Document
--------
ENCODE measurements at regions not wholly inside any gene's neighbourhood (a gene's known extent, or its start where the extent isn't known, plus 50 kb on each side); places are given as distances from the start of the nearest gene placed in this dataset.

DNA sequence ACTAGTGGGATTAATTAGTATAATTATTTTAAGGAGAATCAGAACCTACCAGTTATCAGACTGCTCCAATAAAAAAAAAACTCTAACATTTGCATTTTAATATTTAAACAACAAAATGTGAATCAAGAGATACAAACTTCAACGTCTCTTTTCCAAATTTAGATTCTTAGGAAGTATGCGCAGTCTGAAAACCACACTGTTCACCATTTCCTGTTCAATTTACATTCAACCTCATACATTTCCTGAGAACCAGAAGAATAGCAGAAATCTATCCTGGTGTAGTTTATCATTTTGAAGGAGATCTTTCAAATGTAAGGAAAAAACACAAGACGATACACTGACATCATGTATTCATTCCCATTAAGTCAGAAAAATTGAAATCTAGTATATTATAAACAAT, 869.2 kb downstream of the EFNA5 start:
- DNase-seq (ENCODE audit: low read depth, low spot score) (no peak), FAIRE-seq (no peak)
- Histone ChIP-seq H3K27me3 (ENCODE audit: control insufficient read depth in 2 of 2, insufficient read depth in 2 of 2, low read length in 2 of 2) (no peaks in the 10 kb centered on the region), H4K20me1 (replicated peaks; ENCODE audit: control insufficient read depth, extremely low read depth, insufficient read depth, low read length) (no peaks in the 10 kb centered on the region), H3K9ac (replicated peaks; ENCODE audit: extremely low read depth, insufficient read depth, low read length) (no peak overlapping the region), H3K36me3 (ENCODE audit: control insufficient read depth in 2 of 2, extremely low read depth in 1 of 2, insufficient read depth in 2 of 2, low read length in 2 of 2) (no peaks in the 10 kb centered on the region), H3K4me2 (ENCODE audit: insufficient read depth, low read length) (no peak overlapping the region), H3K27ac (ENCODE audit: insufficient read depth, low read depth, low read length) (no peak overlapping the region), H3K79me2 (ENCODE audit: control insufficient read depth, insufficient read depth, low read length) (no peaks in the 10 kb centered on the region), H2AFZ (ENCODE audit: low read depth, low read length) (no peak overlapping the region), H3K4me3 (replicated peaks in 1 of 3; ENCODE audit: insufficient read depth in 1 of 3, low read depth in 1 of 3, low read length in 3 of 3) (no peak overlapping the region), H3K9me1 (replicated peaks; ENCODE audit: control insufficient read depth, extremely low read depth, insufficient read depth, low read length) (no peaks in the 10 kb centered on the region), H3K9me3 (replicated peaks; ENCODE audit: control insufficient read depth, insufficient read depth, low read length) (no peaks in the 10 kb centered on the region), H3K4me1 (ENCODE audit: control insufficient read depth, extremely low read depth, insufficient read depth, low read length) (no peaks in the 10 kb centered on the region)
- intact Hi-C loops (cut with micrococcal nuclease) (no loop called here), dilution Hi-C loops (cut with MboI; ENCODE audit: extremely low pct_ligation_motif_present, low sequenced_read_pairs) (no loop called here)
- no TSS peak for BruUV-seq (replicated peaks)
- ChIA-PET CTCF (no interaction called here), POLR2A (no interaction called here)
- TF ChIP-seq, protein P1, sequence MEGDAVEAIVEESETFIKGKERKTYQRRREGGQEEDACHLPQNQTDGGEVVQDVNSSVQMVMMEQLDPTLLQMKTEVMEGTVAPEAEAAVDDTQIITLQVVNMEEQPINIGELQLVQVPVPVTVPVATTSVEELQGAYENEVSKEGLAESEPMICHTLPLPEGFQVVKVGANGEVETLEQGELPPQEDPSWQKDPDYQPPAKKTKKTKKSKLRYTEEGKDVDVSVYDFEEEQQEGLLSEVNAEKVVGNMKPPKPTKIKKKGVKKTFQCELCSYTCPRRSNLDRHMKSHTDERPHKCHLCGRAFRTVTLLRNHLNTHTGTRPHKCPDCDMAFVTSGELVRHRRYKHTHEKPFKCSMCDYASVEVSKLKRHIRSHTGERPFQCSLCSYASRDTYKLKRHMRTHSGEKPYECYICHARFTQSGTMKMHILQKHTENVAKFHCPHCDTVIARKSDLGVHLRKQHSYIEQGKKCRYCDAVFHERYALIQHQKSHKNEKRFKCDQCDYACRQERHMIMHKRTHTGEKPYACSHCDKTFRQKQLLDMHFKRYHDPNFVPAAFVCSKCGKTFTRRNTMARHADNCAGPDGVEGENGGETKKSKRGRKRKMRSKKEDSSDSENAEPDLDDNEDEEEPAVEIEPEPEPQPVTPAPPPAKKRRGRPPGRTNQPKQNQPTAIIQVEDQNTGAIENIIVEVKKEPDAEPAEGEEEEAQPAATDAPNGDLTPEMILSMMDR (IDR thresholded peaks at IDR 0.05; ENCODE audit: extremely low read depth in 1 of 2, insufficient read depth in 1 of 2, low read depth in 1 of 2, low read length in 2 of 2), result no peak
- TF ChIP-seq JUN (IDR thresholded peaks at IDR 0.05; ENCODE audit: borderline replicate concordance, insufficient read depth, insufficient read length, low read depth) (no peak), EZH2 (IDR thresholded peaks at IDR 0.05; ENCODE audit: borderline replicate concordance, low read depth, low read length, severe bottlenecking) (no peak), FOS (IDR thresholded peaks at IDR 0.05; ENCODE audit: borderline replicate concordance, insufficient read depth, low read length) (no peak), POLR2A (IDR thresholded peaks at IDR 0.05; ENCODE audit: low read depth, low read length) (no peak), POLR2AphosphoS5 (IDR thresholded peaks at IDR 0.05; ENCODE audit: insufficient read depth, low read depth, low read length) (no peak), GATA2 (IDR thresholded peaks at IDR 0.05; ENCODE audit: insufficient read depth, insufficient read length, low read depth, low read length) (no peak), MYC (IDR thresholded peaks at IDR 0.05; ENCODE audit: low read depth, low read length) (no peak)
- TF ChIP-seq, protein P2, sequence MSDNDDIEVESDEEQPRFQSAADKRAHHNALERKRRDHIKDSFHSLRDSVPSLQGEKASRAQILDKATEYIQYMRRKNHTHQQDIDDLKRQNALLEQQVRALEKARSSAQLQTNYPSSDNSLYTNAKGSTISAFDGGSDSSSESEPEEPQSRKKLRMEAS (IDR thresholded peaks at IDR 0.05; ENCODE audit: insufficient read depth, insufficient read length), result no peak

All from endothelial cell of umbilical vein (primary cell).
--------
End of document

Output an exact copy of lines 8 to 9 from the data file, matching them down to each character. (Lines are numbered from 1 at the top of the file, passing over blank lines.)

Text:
- TF ChIP-seq, protein P1, sequence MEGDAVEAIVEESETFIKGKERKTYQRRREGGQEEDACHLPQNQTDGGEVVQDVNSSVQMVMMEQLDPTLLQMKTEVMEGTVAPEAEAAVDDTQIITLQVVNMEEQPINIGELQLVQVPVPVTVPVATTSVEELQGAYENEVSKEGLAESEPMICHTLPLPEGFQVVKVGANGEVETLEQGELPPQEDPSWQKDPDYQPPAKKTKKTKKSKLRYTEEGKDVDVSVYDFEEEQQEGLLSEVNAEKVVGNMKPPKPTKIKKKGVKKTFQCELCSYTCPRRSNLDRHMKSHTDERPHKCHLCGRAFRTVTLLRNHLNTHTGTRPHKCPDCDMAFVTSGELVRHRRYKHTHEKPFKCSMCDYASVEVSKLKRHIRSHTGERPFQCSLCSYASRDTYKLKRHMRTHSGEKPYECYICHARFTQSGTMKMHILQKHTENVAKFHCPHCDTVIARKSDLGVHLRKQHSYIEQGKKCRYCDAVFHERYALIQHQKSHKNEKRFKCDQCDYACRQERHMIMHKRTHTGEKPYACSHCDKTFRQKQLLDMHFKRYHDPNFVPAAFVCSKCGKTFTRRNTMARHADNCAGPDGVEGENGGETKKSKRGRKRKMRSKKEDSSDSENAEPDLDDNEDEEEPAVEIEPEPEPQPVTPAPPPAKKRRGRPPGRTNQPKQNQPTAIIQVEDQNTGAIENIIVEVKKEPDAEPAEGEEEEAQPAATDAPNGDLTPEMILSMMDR (IDR thresholded peaks at IDR 0.05; ENCODE audit: extremely low read depth in 1 of 2, insufficient read depth in 1 of 2, low read depth in 1 of 2, low read length in 2 of 2), result no peak
- TF ChIP-seq JUN (IDR thresholded peaks at IDR 0.05; ENCODE audit: borderline replicate concordance, insufficient read depth, insufficient read length, low read depth) (no peak), EZH2 (IDR thresholded peaks at IDR 0.05; ENCODE audit: borderline replicate concordance, low read depth, low read length, severe bottlenecking) (no peak), FOS (IDR thresholded peaks at IDR 0.05; ENCODE audit: borderline replicate concordance, insufficient read depth, low read length) (no peak), POLR2A (IDR thresholded peaks at IDR 0.05; ENCODE audit: low read depth, low read length) (no peak), POLR2AphosphoS5 (IDR thresholded peaks at IDR 0.05; ENCODE audit: insufficient read depth, low read depth, low read length) (no peak), GATA2 (IDR thresholded peaks at IDR 0.05; ENCODE audit: insufficient read depth, insufficient read length, low read depth, low read length) (no peak), MYC (IDR thresholded peaks at IDR 0.05; ENCODE audit: low read depth, low read length) (no peak)